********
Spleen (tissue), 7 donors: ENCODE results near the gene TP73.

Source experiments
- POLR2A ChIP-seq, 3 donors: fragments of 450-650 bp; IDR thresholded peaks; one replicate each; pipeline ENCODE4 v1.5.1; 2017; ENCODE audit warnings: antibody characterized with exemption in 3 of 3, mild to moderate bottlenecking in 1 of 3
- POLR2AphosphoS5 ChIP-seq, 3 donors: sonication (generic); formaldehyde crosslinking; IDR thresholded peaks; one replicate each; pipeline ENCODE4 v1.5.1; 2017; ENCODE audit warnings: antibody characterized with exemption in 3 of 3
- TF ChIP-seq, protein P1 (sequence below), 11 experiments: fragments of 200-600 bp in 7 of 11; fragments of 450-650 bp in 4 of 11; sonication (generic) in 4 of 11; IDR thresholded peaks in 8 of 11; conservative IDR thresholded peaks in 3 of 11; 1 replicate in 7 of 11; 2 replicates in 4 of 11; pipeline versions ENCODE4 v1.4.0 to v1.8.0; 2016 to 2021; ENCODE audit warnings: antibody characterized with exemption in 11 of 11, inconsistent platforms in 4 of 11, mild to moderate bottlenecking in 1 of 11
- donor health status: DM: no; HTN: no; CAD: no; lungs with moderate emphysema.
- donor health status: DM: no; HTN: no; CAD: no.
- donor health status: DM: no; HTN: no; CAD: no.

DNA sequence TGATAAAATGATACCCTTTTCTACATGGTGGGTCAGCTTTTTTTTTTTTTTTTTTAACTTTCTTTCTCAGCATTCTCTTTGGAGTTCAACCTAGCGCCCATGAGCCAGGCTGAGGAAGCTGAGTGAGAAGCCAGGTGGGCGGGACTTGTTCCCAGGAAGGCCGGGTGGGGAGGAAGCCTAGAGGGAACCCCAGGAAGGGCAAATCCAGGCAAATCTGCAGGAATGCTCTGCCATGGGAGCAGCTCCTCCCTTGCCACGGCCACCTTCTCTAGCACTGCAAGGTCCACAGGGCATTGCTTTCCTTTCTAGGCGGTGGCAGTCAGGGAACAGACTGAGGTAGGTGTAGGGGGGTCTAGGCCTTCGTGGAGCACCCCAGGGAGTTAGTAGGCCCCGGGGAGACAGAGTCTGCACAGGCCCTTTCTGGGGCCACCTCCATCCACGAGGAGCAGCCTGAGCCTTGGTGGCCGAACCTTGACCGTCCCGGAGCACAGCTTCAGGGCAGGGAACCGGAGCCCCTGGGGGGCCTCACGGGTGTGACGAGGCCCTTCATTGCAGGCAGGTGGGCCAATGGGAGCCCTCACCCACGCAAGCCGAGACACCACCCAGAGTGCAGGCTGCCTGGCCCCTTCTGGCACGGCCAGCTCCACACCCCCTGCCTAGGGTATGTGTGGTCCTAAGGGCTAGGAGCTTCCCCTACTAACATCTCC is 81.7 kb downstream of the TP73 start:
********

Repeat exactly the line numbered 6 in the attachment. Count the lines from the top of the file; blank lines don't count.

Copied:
- donor health status: DM: no; HTN: no; CAD: no; lungs with moderate emphysema.